ajndersn

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I was just wondering what sources for loans current students are using? I'm guessing Federal Stafford Loans, but I have a concern with those types of loans. With the economy the way it is right now, and with medical students giving back to communities in healthcare, why are the rates so high at 6.8%? With feds continually dropping interest rates in this country right now, why are these rates not falling? One would think that students would get better rates to because they are using money to further their education. I guess it's just some food for thought, but does anyone know any legitimate loans with lower interest rates?
 

MossPoh

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One thing, the feds have cut interest rates about as much as they reasonably can. There isn't much benefit to it right now. Aside from that, the 6.5% or so is about the lowest you'll see now with upwards of 8% being pretty common. If the economy is STILL crappy in 5 or 6 years then we have some issues anyway.

Also, the rates the fed cut are not for loans to individual people. It is " the interest rate at which a depository institution lends immediately available funds (balances at the Federal Reserve) to another depository institution overnight."
 

beachblonde

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The standard med school loans are:
Federal subsidized stafford @ $8,500
Federal unsub stafford @ $32,000 6.8% fixed
Federal grad plus for additional $$$$ 8.5% fixed

The problem with private loans (from what I understand) is that if they have a variable rate, you might start out with lower than 6.8% but it could go higher than that, and you're stuck. I doubt you're going to find a fin aid office that will suggest you use private loans in lieu of the federal ones.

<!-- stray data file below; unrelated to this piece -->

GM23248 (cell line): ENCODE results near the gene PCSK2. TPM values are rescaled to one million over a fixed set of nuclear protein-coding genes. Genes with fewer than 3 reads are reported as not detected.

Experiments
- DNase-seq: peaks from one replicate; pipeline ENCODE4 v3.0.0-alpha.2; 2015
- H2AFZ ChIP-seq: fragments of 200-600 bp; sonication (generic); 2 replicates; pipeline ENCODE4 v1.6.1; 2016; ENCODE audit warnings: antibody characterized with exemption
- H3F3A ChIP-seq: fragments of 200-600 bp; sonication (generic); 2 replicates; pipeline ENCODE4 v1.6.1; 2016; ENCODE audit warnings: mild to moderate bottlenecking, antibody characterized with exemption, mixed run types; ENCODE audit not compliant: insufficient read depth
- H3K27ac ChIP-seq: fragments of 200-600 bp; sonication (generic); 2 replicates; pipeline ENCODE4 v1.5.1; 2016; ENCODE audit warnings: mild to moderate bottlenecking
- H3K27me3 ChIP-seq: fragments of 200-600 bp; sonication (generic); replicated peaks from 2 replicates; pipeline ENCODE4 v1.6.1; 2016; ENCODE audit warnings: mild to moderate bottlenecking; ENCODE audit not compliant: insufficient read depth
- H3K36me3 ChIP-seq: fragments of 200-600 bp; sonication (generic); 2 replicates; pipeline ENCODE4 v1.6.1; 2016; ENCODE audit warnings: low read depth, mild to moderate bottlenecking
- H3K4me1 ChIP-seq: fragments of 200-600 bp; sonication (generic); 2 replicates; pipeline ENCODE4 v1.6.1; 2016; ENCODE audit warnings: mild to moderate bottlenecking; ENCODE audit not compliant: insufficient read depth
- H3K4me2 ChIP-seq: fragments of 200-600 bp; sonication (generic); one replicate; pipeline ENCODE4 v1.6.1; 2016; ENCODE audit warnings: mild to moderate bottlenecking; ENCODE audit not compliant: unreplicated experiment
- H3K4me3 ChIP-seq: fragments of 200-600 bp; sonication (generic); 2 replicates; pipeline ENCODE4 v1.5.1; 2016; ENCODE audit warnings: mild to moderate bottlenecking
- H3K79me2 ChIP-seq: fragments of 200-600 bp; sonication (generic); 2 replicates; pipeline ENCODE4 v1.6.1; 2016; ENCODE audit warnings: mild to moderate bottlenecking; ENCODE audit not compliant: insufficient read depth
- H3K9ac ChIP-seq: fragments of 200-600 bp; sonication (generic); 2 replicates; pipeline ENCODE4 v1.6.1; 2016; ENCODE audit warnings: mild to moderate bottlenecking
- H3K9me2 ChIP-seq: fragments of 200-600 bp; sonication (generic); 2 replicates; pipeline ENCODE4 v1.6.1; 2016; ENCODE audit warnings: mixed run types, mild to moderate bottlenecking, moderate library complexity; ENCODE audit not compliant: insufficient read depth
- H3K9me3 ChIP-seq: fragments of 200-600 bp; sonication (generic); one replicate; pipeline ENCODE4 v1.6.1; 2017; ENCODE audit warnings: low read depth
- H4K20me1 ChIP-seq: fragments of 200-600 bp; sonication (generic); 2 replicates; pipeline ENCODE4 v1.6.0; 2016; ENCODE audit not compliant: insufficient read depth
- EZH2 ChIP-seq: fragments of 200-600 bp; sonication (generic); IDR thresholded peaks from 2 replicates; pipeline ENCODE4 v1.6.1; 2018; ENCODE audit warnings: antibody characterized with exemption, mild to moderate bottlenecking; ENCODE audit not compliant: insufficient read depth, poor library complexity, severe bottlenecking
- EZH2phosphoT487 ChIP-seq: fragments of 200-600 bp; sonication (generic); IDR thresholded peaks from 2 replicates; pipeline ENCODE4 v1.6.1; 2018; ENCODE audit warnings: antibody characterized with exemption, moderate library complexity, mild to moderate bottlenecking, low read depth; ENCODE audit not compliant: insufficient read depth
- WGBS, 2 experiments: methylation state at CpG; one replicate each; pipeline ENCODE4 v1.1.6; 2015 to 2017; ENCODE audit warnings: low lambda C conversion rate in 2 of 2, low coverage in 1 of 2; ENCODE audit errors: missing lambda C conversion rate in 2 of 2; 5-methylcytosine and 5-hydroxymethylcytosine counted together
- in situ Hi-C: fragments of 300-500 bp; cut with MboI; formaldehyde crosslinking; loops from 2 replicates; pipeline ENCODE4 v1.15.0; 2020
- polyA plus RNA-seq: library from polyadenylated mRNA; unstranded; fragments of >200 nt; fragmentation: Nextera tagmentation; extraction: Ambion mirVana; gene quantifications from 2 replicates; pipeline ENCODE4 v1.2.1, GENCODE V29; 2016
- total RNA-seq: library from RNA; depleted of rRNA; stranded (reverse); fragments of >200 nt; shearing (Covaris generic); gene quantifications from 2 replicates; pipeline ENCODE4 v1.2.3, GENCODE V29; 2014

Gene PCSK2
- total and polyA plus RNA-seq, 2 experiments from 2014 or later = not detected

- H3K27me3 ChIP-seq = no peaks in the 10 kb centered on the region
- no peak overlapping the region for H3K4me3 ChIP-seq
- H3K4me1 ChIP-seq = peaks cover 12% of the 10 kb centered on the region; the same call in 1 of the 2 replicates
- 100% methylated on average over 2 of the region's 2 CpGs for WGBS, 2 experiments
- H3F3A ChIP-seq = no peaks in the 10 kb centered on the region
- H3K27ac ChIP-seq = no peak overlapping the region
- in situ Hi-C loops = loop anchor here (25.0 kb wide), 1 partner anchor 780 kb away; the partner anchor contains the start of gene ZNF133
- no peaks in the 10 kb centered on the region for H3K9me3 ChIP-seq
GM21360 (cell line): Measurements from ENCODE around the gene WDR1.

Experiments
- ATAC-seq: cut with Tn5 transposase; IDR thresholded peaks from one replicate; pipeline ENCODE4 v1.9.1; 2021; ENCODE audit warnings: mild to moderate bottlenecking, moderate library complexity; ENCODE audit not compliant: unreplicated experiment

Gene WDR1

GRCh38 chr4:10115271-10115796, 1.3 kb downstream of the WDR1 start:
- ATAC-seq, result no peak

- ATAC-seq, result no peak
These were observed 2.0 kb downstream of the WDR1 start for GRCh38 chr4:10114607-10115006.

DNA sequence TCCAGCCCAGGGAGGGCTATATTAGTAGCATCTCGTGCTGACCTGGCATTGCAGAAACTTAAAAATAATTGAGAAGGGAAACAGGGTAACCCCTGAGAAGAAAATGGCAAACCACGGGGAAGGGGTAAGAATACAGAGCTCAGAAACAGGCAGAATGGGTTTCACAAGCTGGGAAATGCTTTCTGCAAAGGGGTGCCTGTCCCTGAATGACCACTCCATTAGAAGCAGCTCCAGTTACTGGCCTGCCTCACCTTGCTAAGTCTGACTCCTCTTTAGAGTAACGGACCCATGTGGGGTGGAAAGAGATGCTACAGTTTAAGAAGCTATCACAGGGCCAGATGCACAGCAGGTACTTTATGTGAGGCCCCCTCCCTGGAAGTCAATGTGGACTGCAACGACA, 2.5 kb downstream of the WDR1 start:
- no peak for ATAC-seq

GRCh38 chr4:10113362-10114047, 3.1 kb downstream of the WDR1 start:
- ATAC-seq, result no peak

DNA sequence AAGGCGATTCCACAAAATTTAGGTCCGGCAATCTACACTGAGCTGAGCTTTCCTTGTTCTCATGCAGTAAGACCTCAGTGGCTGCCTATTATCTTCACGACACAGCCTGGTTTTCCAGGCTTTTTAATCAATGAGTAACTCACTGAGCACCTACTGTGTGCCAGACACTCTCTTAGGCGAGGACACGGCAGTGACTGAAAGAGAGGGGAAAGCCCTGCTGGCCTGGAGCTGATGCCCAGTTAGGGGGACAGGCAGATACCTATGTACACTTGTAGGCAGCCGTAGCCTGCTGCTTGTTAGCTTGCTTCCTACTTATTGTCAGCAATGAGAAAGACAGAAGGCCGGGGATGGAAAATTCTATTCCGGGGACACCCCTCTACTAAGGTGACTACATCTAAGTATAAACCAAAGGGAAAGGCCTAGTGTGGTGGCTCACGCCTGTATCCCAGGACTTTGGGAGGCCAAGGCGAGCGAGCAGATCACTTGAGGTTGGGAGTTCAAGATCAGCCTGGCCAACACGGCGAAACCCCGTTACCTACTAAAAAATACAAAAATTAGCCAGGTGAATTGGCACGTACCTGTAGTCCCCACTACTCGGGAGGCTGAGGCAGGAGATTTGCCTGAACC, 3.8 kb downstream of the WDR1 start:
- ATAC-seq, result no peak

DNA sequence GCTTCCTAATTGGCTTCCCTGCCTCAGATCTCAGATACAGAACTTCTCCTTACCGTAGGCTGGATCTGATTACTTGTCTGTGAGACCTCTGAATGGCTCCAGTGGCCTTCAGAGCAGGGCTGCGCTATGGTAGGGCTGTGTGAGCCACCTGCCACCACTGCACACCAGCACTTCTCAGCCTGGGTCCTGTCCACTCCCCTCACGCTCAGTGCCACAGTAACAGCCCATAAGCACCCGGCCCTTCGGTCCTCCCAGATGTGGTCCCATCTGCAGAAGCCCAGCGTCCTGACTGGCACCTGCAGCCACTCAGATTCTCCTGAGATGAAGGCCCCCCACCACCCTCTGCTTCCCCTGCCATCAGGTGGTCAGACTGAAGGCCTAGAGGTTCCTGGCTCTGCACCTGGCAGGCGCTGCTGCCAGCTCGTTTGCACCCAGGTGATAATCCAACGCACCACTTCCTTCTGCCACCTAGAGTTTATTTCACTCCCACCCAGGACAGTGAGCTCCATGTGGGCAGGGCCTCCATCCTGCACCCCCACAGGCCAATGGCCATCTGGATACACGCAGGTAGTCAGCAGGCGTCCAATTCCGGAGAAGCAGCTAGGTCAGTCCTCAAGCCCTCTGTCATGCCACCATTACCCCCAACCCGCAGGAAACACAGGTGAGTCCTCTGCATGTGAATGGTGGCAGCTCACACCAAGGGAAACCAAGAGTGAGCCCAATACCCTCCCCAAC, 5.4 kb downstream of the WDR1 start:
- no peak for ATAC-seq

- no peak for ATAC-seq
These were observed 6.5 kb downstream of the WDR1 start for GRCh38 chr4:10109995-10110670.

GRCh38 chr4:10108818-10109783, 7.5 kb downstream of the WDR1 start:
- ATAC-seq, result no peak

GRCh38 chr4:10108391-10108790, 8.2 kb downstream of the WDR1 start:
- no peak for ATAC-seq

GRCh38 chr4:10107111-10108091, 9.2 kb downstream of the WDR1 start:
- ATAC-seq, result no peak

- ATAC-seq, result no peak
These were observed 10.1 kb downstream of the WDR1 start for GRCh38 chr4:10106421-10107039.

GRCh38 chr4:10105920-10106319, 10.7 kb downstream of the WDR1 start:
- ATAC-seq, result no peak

Why is it this way? Well, they have the money, so they have the power. At least, fwiw, med students are allowed to borrow a lot more federal unsub stafford than other students.
 
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wongb18c

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The standard med school loans are:
Federal subsidized stafford @ $8,500
Federal unsub stafford @ $32,000 6.8% fixed
Federal grad plus for additional $$$$ 8.5% fixed

The problem with private loans (from what I understand) is that if they have a variable rate, you might start out with lower than 6.8% but it could go higher than that, and you're stuck. I doubt you're going to find a fin aid office that will suggest you use private loans in lieu of the federal ones.

Why is it this way? Well, they have the money, so they have the power. At least, fwiw, med students are allowed to borrow a lot more federal unsub stafford than other students.